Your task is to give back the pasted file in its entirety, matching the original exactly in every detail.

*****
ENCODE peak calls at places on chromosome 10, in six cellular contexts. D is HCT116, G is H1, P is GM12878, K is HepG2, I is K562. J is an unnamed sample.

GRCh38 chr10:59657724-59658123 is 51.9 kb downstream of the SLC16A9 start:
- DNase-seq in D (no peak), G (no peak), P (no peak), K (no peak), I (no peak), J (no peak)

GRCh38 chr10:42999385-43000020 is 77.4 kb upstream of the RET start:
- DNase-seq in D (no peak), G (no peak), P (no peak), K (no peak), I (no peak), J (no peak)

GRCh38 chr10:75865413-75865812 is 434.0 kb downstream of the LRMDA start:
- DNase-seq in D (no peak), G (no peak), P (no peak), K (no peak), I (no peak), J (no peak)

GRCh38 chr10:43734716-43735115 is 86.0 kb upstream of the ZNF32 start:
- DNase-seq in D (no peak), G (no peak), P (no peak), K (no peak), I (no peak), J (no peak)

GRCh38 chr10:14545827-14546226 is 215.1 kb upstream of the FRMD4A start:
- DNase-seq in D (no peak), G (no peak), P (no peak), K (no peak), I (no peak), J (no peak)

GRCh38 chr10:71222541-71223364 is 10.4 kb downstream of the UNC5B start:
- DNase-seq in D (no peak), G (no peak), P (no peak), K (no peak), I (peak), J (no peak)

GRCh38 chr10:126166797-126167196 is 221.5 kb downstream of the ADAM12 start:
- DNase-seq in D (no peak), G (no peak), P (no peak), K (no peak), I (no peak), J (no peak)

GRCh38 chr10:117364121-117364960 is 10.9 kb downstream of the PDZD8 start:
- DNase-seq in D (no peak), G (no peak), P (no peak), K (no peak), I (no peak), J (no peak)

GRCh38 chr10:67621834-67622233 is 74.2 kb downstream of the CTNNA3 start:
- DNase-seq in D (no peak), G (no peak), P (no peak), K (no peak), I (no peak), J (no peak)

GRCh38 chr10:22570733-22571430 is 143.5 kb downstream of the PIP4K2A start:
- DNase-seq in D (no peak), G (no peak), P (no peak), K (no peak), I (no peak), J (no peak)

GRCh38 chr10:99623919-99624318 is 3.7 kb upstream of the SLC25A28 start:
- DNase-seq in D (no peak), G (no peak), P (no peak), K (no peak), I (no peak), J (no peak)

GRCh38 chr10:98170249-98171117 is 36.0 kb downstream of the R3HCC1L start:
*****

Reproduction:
ENCODE peak calls at places on chromosome 10, in six cellular contexts. D is HCT116, G is H1, P is GM12878, K is HepG2, I is K562. J is an unnamed sample.

GRCh38 chr10:59657724-59658123 is 51.9 kb downstream of the SLC16A9 start:
- DNase-seq in D (no peak), G (no peak), P (no peak), K (no peak), I (no peak), J (no peak)

GRCh38 chr10:42999385-43000020 is 77.4 kb upstream of the RET start:
- DNase-seq in D (no peak), G (no peak), P (no peak), K (no peak), I (no peak), J (no peak)

GRCh38 chr10:75865413-75865812 is 434.0 kb downstream of the LRMDA start:
- DNase-seq in D (no peak), G (no peak), P (no peak), K (no peak), I (no peak), J (no peak)

GRCh38 chr10:43734716-43735115 is 86.0 kb upstream of the ZNF32 start:
- DNase-seq in D (no peak), G (no peak), P (no peak), K (no peak), I (no peak), J (no peak)

GRCh38 chr10:14545827-14546226 is 215.1 kb upstream of the FRMD4A start:
- DNase-seq in D (no peak), G (no peak), P (no peak), K (no peak), I (no peak), J (no peak)

GRCh38 chr10:71222541-71223364 is 10.4 kb downstream of the UNC5B start:
- DNase-seq in D (no peak), G (no peak), P (no peak), K (no peak), I (peak), J (no peak)

GRCh38 chr10:126166797-126167196 is 221.5 kb downstream of the ADAM12 start:
- DNase-seq in D (no peak), G (no peak), P (no peak), K (no peak), I (no peak), J (no peak)

GRCh38 chr10:117364121-117364960 is 10.9 kb downstream of the PDZD8 start:
- DNase-seq in D (no peak), G (no peak), P (no peak), K (no peak), I (no peak), J (no peak)

GRCh38 chr10:67621834-67622233 is 74.2 kb downstream of the CTNNA3 start:
- DNase-seq in D (no peak), G (no peak), P (no peak), K (no peak), I (no peak), J (no peak)

GRCh38 chr10:22570733-22571430 is 143.5 kb downstream of the PIP4K2A start:
- DNase-seq in D (no peak), G (no peak), P (no peak), K (no peak), I (no peak), J (no peak)

GRCh38 chr10:99623919-99624318 is 3.7 kb upstream of the SLC25A28 start:
- DNase-seq in D (no peak), G (no peak), P (no peak), K (no peak), I (no peak), J (no peak)

GRCh38 chr10:98170249-98171117 is 36.0 kb downstream of the R3HCC1L start: